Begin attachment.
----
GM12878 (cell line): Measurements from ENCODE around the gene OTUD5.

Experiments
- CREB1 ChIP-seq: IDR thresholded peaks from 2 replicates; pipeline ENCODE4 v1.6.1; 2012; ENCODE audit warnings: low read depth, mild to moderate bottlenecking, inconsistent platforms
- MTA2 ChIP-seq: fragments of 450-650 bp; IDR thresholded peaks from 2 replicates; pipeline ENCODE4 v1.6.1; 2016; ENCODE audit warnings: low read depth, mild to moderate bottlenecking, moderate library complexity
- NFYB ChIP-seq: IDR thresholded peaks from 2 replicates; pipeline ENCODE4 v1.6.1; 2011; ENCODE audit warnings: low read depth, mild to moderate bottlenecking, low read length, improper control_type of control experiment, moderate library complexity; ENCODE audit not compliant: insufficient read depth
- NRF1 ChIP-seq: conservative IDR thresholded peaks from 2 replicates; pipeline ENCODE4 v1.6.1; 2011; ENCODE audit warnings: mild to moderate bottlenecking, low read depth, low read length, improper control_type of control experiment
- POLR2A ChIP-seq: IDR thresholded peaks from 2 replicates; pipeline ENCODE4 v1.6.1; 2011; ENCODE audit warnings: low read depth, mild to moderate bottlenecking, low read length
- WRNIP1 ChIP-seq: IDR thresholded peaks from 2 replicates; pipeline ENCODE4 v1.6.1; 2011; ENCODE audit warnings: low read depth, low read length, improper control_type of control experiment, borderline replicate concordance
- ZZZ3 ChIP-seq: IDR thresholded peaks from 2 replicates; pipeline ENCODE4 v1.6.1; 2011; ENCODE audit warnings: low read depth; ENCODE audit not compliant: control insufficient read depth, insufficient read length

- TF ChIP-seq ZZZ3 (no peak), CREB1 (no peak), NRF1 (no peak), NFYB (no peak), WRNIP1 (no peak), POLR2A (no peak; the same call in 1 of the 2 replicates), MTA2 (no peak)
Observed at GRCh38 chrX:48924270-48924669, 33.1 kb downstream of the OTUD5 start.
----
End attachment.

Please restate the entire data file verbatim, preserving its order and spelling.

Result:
GM12878 (cell line): Measurements from ENCODE around the gene OTUD5.

Experiments
- CREB1 ChIP-seq: IDR thresholded peaks from 2 replicates; pipeline ENCODE4 v1.6.1; 2012; ENCODE audit warnings: low read depth, mild to moderate bottlenecking, inconsistent platforms
- MTA2 ChIP-seq: fragments of 450-650 bp; IDR thresholded peaks from 2 replicates; pipeline ENCODE4 v1.6.1; 2016; ENCODE audit warnings: low read depth, mild to moderate bottlenecking, moderate library complexity
- NFYB ChIP-seq: IDR thresholded peaks from 2 replicates; pipeline ENCODE4 v1.6.1; 2011; ENCODE audit warnings: low read depth, mild to moderate bottlenecking, low read length, improper control_type of control experiment, moderate library complexity; ENCODE audit not compliant: insufficient read depth
- NRF1 ChIP-seq: conservative IDR thresholded peaks from 2 replicates; pipeline ENCODE4 v1.6.1; 2011; ENCODE audit warnings: mild to moderate bottlenecking, low read depth, low read length, improper control_type of control experiment
- POLR2A ChIP-seq: IDR thresholded peaks from 2 replicates; pipeline ENCODE4 v1.6.1; 2011; ENCODE audit warnings: low read depth, mild to moderate bottlenecking, low read length
- WRNIP1 ChIP-seq: IDR thresholded peaks from 2 replicates; pipeline ENCODE4 v1.6.1; 2011; ENCODE audit warnings: low read depth, low read length, improper control_type of control experiment, borderline replicate concordance
- ZZZ3 ChIP-seq: IDR thresholded peaks from 2 replicates; pipeline ENCODE4 v1.6.1; 2011; ENCODE audit warnings: low read depth; ENCODE audit not compliant: control insufficient read depth, insufficient read length

- TF ChIP-seq ZZZ3 (no peak), CREB1 (no peak), NRF1 (no peak), NFYB (no peak), WRNIP1 (no peak), POLR2A (no peak; the same call in 1 of the 2 replicates), MTA2 (no peak)
Observed at GRCh38 chrX:48924270-48924669, 33.1 kb downstream of the OTUD5 start.